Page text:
Fatal accidents are three times more likely at night compared with the daytime, according to the National Highway Traffic Safety Administration (NHTS). Use these 10 tips to help you arrive to your destination incident free.
Be Extra Defensive - Drinking and driving poses a bigger risk after dark, it's a good idea to put your defensive-driving instincts on high alert.
Combat Fatigue - Drowsy-driving crashes are most likely to happen between midnight and 6 a.m. So be aware during these hours that there may be sleepy drivers on the road.
Clean Up Your View - Dirty or damaged windshields can scatter light and potentially increase the effects of glare. So, clean your windshield regularly.
Avoid Two-Lane Highways if you can - Two-lane highways may be a "worst-case scenario" for nighttime glare, due to oncoming cars' headlights, lower overall light, and the fact that these roads tend to have more sharp curves and hills than a freeway. If you can, take a safer route at night.
Slow Down- Speeding-related crashes account for 37 percent of nighttime-driving fatalities.
Angle Your Headlights Correctly - If the beams tilt down too much, you'll lose some of the illumination you need while driving. But if they tilt too high, they can blind oncoming drivers.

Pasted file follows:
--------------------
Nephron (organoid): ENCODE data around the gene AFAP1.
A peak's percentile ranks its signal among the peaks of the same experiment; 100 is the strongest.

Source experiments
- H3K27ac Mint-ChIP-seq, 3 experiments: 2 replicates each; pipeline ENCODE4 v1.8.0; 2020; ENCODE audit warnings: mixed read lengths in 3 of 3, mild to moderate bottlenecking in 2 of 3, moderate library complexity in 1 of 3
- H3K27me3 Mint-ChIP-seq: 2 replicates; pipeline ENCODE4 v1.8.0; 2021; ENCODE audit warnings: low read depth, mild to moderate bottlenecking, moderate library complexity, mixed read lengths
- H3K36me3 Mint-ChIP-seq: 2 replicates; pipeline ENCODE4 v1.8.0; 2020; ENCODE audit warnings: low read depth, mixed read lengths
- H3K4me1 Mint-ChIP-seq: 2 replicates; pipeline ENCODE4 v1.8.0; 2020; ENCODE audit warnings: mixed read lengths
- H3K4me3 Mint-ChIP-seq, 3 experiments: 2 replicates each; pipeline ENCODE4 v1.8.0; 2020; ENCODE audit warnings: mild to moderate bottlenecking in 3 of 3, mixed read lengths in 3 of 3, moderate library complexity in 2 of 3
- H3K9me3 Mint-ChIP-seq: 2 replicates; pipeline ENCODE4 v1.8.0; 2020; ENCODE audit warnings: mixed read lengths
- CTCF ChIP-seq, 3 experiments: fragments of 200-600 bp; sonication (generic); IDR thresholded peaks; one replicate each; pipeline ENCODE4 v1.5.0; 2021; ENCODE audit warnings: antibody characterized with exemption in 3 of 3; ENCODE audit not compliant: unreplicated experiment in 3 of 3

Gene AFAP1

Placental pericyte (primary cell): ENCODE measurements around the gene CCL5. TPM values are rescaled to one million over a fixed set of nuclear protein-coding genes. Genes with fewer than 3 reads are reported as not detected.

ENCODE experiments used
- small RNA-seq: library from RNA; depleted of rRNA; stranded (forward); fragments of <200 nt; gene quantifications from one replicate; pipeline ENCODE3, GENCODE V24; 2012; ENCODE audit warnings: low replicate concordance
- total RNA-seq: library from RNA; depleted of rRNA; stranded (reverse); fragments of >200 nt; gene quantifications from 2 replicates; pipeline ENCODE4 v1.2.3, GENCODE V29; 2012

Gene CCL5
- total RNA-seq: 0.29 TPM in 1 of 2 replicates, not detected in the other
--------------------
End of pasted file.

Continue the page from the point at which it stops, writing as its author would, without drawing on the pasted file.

Use High Beams When Appropriate - High beams are underutilized but can be very helpful in rural areas or on open roads. Just remember to dim them when you're within 500 feet of an oncoming vehicle.
Tweak Your Inside Lighting - if your dashboard lights are too bright, glancing from the dashboard to the dark road ahead can be disorienting. Dim the interior lights at night, so that critical controls remain easily visible but not distracting.
Look in The Right Direction - While you should always keep your eyes on the road, avoid a fixed gaze and never stare at oncoming headlights.
Watch for Wildlife - Collisions with deer often happen at dusk or at night. Your high beams can help you spot an animal's glowing eyes. When you see them, the safest way to avoid an accident is by slowing down and stopping -not by swerving.
Use these questions to add to the discussion.
1.How much of my driving is done in the dark?
2. Does my windshield cause a glare at night?
3. Do I increase my following distance while driving at night?